I like the punny Lion King version of “Cheetahs never prosper.”
But no matter how you say it, I recently got nailed trying to get away with something.
It was opening weekend for the epic Marvel super hero en masse adventure The Avengers.
Scott could not wait to go.
Jason and I could wait to go.
We’re not die hard enough about any movie to contend with opening weekend radicals for tickets and seats. In fact, we’re tightwads who usually wait for movies to go to the dollar theater or Red Box.
We knew there was no way we would be able to put Scott off that long, but we at least wanted to avoid opening weekend mania, so we devised a plan. Jason told Scott we would go as a family when he broke his soccer ball juggling record of 57 in a row. It had taken him months to get that high and he hadn’t gotten close to that for weeks. But Scott had a ball at his feet before Jason even finished his sentence, and it didn’t leave his feet until 9:48 p.m. on the Saturday of opening weekend when he obliterated his record with a whopping 104 juggles.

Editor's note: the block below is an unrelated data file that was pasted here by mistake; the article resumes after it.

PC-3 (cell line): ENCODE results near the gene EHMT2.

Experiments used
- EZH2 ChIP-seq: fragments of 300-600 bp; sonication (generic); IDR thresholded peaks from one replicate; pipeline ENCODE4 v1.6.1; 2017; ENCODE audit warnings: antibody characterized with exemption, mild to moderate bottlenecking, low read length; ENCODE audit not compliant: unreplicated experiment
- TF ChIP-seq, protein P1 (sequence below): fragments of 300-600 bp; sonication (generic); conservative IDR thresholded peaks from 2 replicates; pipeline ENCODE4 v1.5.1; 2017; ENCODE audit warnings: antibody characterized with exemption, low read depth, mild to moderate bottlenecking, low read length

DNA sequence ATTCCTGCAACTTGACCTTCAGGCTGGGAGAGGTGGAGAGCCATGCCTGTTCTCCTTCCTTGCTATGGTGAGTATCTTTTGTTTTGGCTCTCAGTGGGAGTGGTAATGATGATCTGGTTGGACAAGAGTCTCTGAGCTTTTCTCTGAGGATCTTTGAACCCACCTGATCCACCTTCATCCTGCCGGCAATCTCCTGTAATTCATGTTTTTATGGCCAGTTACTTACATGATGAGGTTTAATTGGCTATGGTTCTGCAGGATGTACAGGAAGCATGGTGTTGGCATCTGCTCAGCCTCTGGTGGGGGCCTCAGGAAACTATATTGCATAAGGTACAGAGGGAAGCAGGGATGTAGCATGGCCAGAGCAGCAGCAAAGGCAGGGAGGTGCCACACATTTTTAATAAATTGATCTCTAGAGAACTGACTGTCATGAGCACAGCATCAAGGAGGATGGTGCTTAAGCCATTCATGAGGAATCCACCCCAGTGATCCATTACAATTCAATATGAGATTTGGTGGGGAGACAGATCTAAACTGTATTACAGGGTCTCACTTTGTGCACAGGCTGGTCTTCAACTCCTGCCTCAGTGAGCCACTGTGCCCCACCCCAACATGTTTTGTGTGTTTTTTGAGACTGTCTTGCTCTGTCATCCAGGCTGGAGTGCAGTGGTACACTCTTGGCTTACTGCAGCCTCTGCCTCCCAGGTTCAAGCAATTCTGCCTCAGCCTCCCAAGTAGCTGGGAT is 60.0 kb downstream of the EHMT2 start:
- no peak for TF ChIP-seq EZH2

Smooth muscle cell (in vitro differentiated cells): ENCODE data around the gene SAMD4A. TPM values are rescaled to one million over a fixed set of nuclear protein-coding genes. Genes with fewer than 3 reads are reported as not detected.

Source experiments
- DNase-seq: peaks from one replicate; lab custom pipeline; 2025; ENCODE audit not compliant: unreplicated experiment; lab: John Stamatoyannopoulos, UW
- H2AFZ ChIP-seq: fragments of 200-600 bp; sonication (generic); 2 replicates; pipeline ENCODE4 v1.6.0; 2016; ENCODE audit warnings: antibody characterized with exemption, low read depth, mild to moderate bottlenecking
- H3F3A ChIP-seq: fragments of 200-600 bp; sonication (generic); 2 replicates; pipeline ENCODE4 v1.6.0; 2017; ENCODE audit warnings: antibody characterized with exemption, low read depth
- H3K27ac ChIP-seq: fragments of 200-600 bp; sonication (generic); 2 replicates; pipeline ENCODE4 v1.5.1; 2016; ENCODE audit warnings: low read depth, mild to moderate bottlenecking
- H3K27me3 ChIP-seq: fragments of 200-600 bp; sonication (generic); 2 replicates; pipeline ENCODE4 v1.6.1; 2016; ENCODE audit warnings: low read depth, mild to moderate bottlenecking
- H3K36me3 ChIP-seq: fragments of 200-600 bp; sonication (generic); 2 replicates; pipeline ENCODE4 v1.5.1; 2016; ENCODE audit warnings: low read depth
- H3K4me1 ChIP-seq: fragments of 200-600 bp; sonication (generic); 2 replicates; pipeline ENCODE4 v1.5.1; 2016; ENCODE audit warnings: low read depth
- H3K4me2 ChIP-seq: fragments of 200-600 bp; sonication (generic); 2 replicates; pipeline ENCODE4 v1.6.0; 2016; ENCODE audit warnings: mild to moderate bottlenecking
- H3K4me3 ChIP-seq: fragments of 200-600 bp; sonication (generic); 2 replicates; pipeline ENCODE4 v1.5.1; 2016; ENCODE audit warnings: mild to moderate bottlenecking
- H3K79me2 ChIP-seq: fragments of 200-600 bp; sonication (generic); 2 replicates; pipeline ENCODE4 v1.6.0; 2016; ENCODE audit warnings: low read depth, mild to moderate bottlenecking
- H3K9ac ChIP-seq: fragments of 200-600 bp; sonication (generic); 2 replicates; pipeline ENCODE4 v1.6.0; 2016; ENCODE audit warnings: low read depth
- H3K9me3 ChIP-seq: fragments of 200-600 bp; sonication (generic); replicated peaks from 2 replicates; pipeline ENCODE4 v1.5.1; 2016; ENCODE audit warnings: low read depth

“Let’s go!” Scott said as he pulled on a jacket.
We were stunned. “But . . .” we stammered.
“They have midnight showings. Please? You said we could! Come on!”
Jason told Scott he was taking his promise a little too literally and promised we’d go the following weekend.
By the following Friday, Scott could be contained no longer.
While out running errands I had picked up our tickets to avoid lines and secure seats. Though it wasn’t opening weekend there was still a high demand, and the last thing we needed was to show up and have it be sold out and have to call on a super hero to restrain a ballistic tantrum.
I headed home with five golden tickets to round up my family for some Friday night fun.
Then my cell phone rang.
“Mom, can my friend come to the movie?” Madi asked.
“Can’t we just do something as a family for once?”
“What’s the big deal? We’re just going to be sitting in a dark theater staring at a screen. It’s not like we’ll be bonding or anything. What does it matter if there’s another person sitting there with us?”